Last night, I attended what will probably be my last ever Drawing Room session. I shall write about that decision in a separate post [UPDATE: that post is here]. The decision applies to my artistic development generally, and is not specific to the wonderful Drawing Room, for which I’m very grateful.
Yesterday’s session was led by Tessa Asquith-Lamb, and run by Katharine Aarrestad in Sharon Quigley’s place. Like last month’s session, it was held at the Two Roberts exhibition at the Scottish National Gallery of Modern Art.
Inspired by the cubist / expressionist paintings of Robert Colquhoun and Robert MacBryde, we composed images from cutting sheets of coloured paper. The pieces by the other attendees of the session were beautiful – very impressive, with lots of lovely layers of colour and detail. I however was only able to produce this rather mundane and simple graphic (inspired by this):
It has been ages since my last post. I have been a little preoccupied with a little something coming my way: the imminent arrival of my first child!
Although I have neglected writing them up recently, the Drawing Room has provided a welcome opportunity to do some art, in an otherwise artless few months.
Yesterday’s session was given by the wonderful Katharine Aarrestad. It was held at the Two Roberts exhibition at the Scottish National Gallery of Modern Art – an exhibition of the work of Robert Colquhoun and Robert MacBryde.
After Katherine gave an interesting introduction to the two artists’ history and their work, we tried our hand at drawing through carbon paper – a technique occasionally employed by them.
The piece at the top of this post was a copy of part of one of their paintings (I forgot to take note of the painting’s details). I produced this by drawing through black carbon paper. Attempting to add extra interest, I added a smidgeon of colour by rubbing the non-drawing, painted end of the pencil directly onto the paper.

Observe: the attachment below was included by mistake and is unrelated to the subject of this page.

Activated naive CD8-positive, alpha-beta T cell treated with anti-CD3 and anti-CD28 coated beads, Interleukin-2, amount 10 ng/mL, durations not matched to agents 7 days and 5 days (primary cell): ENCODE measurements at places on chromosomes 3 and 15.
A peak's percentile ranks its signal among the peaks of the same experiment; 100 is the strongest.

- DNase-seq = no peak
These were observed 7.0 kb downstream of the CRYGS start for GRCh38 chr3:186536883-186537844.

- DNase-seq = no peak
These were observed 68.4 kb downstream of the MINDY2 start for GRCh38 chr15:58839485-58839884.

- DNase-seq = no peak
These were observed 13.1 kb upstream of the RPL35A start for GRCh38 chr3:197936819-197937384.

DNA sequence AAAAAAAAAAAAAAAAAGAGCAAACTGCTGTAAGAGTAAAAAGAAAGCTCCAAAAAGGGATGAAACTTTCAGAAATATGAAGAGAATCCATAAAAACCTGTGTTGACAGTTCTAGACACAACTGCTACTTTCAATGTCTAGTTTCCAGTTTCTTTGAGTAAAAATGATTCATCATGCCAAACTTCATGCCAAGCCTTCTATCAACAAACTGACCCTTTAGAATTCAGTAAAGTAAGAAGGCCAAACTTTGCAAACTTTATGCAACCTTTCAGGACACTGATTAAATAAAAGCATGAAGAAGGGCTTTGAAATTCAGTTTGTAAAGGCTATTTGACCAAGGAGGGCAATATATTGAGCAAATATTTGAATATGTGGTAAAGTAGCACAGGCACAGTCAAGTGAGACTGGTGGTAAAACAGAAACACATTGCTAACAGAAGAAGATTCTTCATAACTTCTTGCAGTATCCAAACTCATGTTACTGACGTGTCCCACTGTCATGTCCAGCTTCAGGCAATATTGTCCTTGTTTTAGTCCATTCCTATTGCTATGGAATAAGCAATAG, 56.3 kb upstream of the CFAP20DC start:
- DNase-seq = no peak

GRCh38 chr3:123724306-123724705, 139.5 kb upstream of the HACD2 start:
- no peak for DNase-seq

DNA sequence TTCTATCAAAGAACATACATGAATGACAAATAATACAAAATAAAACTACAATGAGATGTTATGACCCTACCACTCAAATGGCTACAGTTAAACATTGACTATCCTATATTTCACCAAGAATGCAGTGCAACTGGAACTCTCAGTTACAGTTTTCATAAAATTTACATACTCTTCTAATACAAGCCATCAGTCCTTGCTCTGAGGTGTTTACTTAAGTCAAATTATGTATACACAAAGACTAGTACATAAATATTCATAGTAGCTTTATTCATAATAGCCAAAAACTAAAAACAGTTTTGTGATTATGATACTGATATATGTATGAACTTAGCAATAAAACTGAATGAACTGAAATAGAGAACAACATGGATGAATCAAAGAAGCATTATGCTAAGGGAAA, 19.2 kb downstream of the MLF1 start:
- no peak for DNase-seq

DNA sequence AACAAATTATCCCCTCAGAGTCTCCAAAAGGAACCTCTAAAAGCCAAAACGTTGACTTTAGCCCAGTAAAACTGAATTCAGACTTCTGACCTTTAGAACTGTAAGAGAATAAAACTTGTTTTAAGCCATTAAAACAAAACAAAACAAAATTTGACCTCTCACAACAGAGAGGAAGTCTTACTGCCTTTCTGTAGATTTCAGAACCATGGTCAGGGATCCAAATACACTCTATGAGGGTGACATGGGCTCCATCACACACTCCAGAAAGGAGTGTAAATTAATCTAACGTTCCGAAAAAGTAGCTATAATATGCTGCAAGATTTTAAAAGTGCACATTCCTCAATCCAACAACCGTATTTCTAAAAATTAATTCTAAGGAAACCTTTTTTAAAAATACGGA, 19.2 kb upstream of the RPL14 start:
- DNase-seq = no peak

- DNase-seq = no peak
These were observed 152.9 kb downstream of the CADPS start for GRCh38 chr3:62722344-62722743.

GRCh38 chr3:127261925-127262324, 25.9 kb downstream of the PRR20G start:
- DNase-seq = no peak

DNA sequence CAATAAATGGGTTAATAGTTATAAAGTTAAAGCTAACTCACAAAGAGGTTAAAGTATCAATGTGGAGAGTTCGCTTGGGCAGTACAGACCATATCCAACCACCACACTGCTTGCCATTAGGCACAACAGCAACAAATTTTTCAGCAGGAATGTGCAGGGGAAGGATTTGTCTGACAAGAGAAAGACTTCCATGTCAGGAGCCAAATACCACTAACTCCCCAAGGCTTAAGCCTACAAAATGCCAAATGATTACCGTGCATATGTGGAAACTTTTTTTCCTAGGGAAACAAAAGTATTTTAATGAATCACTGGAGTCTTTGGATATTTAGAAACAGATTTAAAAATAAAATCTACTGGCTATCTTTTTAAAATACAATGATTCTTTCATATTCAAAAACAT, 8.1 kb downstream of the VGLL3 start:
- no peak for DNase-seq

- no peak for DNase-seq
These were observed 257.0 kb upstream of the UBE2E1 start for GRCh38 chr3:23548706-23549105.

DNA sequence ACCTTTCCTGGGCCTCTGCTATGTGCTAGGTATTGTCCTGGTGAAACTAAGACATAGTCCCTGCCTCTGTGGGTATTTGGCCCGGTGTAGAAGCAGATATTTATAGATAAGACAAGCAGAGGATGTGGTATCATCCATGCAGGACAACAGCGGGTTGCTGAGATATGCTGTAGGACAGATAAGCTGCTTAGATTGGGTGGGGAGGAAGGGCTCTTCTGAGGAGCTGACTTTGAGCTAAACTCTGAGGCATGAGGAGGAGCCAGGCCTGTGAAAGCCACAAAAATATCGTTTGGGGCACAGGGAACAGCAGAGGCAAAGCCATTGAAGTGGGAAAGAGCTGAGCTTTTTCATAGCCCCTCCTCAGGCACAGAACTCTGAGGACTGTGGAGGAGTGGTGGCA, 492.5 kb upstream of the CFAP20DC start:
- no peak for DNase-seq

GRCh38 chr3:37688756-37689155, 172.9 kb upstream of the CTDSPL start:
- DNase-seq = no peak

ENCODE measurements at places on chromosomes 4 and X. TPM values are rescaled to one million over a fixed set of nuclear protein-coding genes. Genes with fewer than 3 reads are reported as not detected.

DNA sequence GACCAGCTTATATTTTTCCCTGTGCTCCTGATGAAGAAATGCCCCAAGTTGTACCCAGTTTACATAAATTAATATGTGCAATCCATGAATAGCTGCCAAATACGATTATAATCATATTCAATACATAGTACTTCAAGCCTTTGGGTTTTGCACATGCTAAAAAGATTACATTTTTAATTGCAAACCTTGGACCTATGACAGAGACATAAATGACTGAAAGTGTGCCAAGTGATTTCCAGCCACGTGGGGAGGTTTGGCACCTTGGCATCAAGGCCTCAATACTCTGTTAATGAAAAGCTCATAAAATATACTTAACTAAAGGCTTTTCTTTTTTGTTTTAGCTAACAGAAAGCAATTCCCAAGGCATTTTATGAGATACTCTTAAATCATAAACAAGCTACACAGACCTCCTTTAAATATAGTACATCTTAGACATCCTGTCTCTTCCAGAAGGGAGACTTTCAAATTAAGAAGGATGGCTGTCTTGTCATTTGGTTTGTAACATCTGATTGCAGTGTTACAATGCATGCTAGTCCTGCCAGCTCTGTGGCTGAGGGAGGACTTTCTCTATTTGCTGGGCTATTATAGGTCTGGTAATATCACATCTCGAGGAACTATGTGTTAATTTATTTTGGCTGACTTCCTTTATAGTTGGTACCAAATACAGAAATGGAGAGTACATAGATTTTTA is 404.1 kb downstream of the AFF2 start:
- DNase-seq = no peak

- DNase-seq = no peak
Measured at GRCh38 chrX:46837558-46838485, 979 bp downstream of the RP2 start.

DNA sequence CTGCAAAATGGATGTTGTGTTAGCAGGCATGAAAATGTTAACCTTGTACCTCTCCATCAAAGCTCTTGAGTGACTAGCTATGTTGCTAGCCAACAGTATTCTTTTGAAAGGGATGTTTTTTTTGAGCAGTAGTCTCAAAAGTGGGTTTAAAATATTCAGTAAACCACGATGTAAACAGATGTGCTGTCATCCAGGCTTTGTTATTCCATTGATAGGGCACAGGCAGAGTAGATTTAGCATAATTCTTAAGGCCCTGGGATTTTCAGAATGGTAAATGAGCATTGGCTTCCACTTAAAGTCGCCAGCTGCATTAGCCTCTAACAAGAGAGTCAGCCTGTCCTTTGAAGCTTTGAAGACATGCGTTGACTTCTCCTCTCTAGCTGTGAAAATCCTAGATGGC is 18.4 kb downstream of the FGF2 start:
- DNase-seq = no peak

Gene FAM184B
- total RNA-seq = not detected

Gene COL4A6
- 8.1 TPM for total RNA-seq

I could have used oil pastels on shiny paper to produce a coloured equivalent of carbon paper – but I chose not to. Instead I added blue carbon paper to my itinerary for my second piece. I copied one of the Roberts’ costume design drawings, and made a few overlaid repetitions of it using black carbon and blue carbon paper – mirroring their re-use of the same design to produce differently coloured and accessorised designs.
I have enjoyed my return to posting about what I’m doing. I have at least two sessions that I want to write up from last year – including an interesting (for me) time with clay.
I have also started posting in my new food blog: https://foodfn.wordpress.com/. I’d be interested to see what you think of that!
My deepest thanks to Katherine, and to Sharon Quigley for organising the sessions. I hope to attend some more before my baby girl is born.
These are the other images I created in last week’s Drawing Room led by Catherine Street.
I posted my first and favourite piece yesterday.
With this image, I removed the girls’ faces and hands by blocking out and cutting out respectively. I played with the reflective nature of the surface to achieve the face variation. The lacey/network hands are a result of an underlying image I selected. It is an interesting visual result, but doesn’t have the thinking behind it that the piece I posted yesterday has.
I couldn’t let the hands go to waste.
So I used them in this image of knives – among the instruments that could’ve removed them:
This month’s Drawing Room at the Scottish National Gallery was led by artist Catherine Street. I’m not a fan of much modern art, but I do like what Catherine produces. I feel I can identify with her thinking behind her pieces.
Catherine led a session two months ago, where I did a word collage. In this session, we explored removal, either by blocking elements of an existing image, or by cutting elements out.